The last issue of Poison Ivy was the first time we got to see the titular character in her superhero form. The comic followed the traditional structure of having a main protagonist fight the big bad corporate CEO. The comic ended with our hero in peril with the question of how she would overcome her predicament.
However, our “hero” is Poison Ivy, someone who’s been far more consistently characterized as a mass-murderer, and who has made a very quick turnaround only a couple of chapters ago.
Does this issue do anything to win skeptical readers over to Ivy as a hero? Well, let’s take a look!
A Better Book…
I actually enjoyed this comic better than the last issue. That’s mainly due to the fact that it finally focuses on someone who can see Ivy objectively. The crux of the story is that a former co-worker of Ivy’s named Janet reluctantly agrees to save Ivy. For once we get a perspective on Ivy that isn’t from herself, a naive stranger, an evil villain, or someone who unconditionally accepts Ivy no matter what she does. Janet knows Ivy is a murderer. This is why she’s initially hesitant to save Ivy at all. However, through the story, Janet comes to see the layers of Ivy’s personality. It’s nice to see Ivy with a foil who neither condones her actions nor frames her as someone to be eradicated. Janet herself is a descent human being. She’s much easier to root for compared to Ivy with all of her baggage.
…But Still Not Great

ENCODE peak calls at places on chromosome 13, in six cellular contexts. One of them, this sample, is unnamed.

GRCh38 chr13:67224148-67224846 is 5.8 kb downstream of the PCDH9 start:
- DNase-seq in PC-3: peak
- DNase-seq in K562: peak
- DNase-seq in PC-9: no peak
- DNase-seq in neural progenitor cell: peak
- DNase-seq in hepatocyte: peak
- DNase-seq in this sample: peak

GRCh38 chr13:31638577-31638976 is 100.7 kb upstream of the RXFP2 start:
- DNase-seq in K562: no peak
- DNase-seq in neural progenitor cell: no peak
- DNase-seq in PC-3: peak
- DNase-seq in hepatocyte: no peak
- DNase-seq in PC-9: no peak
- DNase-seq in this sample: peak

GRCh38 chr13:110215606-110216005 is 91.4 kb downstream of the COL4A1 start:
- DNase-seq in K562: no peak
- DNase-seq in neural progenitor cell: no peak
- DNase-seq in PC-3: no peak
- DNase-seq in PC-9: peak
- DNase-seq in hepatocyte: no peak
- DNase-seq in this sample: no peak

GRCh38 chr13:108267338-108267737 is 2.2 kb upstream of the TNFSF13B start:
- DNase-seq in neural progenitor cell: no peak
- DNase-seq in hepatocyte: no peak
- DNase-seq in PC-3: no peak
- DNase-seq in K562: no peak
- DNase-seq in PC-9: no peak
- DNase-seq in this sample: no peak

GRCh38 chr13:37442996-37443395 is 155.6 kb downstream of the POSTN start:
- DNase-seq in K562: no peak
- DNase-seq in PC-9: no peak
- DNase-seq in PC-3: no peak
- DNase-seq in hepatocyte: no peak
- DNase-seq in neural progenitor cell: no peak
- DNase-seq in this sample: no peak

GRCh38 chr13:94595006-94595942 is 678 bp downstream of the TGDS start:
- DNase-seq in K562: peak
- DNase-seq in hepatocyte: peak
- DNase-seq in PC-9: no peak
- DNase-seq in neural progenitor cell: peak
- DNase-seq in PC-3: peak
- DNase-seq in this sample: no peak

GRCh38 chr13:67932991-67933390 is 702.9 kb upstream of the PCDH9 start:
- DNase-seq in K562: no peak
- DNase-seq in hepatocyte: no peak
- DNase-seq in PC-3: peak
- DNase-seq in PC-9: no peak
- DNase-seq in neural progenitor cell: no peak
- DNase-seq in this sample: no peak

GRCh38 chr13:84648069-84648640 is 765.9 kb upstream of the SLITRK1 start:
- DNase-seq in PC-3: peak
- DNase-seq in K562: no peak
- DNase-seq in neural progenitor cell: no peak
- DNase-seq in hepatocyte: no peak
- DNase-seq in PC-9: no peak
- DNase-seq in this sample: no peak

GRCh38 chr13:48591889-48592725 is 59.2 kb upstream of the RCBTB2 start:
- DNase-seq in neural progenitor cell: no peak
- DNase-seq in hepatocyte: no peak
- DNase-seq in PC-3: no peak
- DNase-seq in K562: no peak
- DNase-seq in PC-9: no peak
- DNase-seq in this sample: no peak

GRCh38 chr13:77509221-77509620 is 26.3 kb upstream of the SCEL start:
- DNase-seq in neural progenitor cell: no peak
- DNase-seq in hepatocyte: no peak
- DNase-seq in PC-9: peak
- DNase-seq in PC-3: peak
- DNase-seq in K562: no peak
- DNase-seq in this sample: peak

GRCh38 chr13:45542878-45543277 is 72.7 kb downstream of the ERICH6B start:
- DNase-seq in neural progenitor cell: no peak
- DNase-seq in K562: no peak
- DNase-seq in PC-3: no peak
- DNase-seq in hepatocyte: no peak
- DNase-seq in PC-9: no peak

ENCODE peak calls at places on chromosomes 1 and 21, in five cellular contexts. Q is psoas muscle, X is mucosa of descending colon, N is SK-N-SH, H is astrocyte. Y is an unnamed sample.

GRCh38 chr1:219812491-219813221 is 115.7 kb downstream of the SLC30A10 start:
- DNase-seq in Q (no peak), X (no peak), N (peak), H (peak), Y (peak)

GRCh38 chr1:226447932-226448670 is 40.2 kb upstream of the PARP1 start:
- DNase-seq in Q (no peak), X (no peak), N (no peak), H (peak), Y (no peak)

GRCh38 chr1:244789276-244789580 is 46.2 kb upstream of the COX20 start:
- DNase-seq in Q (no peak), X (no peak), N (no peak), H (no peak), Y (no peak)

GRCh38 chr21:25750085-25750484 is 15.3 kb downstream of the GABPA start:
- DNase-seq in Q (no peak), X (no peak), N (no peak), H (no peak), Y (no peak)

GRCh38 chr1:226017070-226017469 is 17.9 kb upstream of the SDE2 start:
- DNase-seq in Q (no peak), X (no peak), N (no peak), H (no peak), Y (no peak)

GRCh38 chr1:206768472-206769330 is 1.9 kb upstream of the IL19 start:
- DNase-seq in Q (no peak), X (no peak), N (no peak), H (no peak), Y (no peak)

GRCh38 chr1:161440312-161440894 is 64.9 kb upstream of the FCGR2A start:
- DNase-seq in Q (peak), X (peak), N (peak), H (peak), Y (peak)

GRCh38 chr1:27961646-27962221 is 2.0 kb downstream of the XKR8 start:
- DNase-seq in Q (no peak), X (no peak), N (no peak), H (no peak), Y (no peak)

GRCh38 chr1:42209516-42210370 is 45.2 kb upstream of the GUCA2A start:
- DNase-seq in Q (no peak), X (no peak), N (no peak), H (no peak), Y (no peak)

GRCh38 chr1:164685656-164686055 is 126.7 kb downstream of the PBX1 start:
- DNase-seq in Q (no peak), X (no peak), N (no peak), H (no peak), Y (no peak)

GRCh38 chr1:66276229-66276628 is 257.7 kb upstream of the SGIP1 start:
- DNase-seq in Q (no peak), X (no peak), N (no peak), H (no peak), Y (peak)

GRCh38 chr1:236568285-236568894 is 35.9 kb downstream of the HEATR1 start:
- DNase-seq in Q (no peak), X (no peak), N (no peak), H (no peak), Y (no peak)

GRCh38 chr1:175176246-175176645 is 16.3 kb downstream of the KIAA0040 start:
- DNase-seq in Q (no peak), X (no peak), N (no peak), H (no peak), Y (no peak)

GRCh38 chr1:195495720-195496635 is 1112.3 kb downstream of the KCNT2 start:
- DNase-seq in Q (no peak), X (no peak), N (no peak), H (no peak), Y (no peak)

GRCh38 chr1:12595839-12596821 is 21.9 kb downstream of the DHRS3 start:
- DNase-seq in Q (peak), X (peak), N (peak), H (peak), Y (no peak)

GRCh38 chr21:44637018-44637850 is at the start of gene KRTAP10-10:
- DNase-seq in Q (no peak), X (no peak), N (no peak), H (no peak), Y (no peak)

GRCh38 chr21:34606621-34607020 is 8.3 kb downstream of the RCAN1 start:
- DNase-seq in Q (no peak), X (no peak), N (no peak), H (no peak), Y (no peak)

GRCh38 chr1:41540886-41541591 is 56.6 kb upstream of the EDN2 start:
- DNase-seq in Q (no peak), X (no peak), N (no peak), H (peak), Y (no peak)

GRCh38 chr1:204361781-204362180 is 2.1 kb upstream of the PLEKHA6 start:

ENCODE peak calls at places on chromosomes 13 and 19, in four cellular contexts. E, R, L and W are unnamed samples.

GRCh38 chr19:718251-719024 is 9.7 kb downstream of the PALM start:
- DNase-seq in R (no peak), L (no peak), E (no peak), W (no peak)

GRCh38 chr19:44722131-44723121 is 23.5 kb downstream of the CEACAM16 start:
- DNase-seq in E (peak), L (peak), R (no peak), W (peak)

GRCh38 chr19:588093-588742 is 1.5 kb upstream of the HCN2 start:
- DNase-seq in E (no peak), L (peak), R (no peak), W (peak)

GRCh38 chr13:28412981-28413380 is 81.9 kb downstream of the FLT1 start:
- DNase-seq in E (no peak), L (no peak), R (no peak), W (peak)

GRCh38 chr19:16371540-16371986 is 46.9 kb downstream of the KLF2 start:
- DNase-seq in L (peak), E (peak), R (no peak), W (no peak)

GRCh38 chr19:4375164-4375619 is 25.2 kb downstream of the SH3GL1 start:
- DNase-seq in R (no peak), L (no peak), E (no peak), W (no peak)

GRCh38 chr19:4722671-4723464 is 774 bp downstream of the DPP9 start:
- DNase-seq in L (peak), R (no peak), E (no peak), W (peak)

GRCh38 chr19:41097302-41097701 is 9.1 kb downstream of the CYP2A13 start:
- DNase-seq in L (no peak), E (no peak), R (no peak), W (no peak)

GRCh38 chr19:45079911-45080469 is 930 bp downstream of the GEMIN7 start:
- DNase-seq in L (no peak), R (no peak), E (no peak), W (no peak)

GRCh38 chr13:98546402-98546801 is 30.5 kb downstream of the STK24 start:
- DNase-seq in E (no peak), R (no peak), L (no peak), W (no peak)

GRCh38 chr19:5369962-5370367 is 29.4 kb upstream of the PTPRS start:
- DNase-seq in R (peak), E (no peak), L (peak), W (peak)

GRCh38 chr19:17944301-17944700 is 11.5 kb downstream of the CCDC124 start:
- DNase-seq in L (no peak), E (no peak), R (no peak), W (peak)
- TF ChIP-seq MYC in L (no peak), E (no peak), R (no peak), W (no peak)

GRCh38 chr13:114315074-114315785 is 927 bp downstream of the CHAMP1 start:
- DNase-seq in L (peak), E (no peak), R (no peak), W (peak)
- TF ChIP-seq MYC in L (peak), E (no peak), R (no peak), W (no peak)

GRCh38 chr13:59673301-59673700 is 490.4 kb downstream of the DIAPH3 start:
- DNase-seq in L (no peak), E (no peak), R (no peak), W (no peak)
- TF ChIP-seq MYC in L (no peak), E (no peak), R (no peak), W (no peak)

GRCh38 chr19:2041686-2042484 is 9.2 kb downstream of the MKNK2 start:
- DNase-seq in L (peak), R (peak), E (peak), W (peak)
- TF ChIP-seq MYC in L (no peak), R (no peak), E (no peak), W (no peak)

That said, there’s still a lot of flaws in this comic that keep it from being a recommended buy. I’m still not a fan of the stiff artwork. The artist uses little to no line work which gives a sense of movement to these characters. It’s especially noticeable when there’s a fight scene. It looks like Janet’s leg is frozen in mid-air against her opponent in the battle.
Meanwhile, Poison Ivy begins to suffer from glaring dialogue problems the book never really had before. At one point, Janet’s boss confronts her, but Janet fights back. “…Now I get a lecture from boss lady who is super feminist until it’s time to give employees maternity leave,” she says. Look, I agree with the fact that there are a lot of big companies and CEOs today who tout feminism but refuse to give maternity leave because it’s expensive and more profitable to keep women working. That said, just because I agree with the standpoint does not mean this makes for natural dialogue. In a tense situation, people don’t just stop in their tracks and articulate the negative political behavior of their opponent.
Does This Direction Work?
At the end of the day, the heroic direction for Ivy still doesn’t sit well with me. Ivy’s still a killer, but her new stance seems to allow her to do “good” when it specifically pertains to social issues. This time around we have Ivy help someone overcome their issues with health insurance.
And that just sounds like what someone would LIKE Poison Ivy to represent, rather than what she has always represented.
- Poison Ivy is your hero.
This chapter of Poison Ivy was more readable than the last, but at the same time, problems with the dialogue and artwork are increasing. I also am not exactly sure what this book is building towards anymore with its story of Ivy as being more heroic. It seems like it would have been better if DC kept this to six issues.
Disclaimer: DC Comics provided Batman News a copy of this comic for the purpose of this review.